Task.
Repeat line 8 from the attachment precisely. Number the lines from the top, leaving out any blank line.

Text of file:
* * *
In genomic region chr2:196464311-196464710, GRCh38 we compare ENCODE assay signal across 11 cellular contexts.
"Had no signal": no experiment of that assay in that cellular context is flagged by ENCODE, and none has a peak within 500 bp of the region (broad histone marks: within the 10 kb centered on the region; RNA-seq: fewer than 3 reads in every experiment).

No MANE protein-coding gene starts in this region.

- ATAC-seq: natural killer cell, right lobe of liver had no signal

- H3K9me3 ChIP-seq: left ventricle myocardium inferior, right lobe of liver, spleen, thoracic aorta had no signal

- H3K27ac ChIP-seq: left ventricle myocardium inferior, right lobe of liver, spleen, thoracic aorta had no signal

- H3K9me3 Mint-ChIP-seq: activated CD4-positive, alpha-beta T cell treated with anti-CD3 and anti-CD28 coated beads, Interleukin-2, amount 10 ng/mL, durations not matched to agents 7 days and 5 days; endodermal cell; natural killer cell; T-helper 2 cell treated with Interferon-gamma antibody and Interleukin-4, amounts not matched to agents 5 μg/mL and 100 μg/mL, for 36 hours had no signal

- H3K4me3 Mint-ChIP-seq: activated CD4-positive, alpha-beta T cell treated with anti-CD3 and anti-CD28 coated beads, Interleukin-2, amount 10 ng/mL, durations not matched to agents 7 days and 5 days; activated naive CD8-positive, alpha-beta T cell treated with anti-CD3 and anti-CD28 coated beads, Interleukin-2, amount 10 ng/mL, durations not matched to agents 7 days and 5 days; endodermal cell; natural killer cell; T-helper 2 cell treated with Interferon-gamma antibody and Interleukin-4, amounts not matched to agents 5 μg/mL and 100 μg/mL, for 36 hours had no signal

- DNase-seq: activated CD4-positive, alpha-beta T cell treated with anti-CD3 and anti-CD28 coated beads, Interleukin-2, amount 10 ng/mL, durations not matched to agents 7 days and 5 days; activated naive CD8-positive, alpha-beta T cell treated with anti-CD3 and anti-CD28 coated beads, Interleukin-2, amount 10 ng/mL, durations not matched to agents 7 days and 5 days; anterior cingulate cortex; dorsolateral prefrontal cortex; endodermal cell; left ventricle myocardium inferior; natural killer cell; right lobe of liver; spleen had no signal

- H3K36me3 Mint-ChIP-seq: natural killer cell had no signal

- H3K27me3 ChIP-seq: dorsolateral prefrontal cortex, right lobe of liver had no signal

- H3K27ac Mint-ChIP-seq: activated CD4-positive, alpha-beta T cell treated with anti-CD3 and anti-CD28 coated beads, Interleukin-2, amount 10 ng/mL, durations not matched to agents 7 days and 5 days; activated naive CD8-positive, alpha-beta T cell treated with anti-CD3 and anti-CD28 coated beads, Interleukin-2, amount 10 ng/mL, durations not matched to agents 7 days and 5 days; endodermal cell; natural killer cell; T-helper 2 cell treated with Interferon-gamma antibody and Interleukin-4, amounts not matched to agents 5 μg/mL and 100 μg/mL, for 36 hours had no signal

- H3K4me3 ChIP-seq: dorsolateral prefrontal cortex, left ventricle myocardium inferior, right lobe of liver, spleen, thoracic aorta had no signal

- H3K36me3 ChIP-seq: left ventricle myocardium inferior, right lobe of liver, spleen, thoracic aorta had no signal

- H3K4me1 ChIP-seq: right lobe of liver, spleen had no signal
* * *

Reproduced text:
- H3K4me3 Mint-ChIP-seq: activated CD4-positive, alpha-beta T cell treated with anti-CD3 and anti-CD28 coated beads, Interleukin-2, amount 10 ng/mL, durations not matched to agents 7 days and 5 days; activated naive CD8-positive, alpha-beta T cell treated with anti-CD3 and anti-CD28 coated beads, Interleukin-2, amount 10 ng/mL, durations not matched to agents 7 days and 5 days; endodermal cell; natural killer cell; T-helper 2 cell treated with Interferon-gamma antibody and Interleukin-4, amounts not matched to agents 5 μg/mL and 100 μg/mL, for 36 hours had no signal